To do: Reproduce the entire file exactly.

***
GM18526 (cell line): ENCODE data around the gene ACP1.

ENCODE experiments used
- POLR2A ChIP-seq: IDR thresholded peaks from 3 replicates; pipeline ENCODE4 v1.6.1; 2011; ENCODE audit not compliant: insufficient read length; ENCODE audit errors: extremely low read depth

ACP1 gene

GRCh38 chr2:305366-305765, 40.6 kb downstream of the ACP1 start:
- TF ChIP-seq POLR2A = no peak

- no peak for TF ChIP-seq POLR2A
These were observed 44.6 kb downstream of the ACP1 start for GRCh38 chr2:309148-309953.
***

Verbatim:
GM18526 (cell line): ENCODE data around the gene ACP1.

ENCODE experiments used
- POLR2A ChIP-seq: IDR thresholded peaks from 3 replicates; pipeline ENCODE4 v1.6.1; 2011; ENCODE audit not compliant: insufficient read length; ENCODE audit errors: extremely low read depth

ACP1 gene

GRCh38 chr2:305366-305765, 40.6 kb downstream of the ACP1 start:
- TF ChIP-seq POLR2A = no peak

- no peak for TF ChIP-seq POLR2A
These were observed 44.6 kb downstream of the ACP1 start for GRCh38 chr2:309148-309953.